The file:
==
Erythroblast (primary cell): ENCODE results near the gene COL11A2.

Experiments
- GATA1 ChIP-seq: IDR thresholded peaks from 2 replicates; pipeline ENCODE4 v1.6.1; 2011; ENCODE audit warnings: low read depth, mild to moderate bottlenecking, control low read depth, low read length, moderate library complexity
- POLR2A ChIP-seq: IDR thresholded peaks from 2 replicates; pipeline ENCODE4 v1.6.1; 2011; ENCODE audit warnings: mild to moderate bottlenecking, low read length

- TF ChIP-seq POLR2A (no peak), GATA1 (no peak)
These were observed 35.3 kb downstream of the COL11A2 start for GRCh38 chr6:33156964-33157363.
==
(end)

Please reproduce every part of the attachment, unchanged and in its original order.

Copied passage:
Erythroblast (primary cell): ENCODE results near the gene COL11A2.

Experiments
- GATA1 ChIP-seq: IDR thresholded peaks from 2 replicates; pipeline ENCODE4 v1.6.1; 2011; ENCODE audit warnings: low read depth, mild to moderate bottlenecking, control low read depth, low read length, moderate library complexity
- POLR2A ChIP-seq: IDR thresholded peaks from 2 replicates; pipeline ENCODE4 v1.6.1; 2011; ENCODE audit warnings: mild to moderate bottlenecking, low read length

- TF ChIP-seq POLR2A (no peak), GATA1 (no peak)
These were observed 35.3 kb downstream of the COL11A2 start for GRCh38 chr6:33156964-33157363.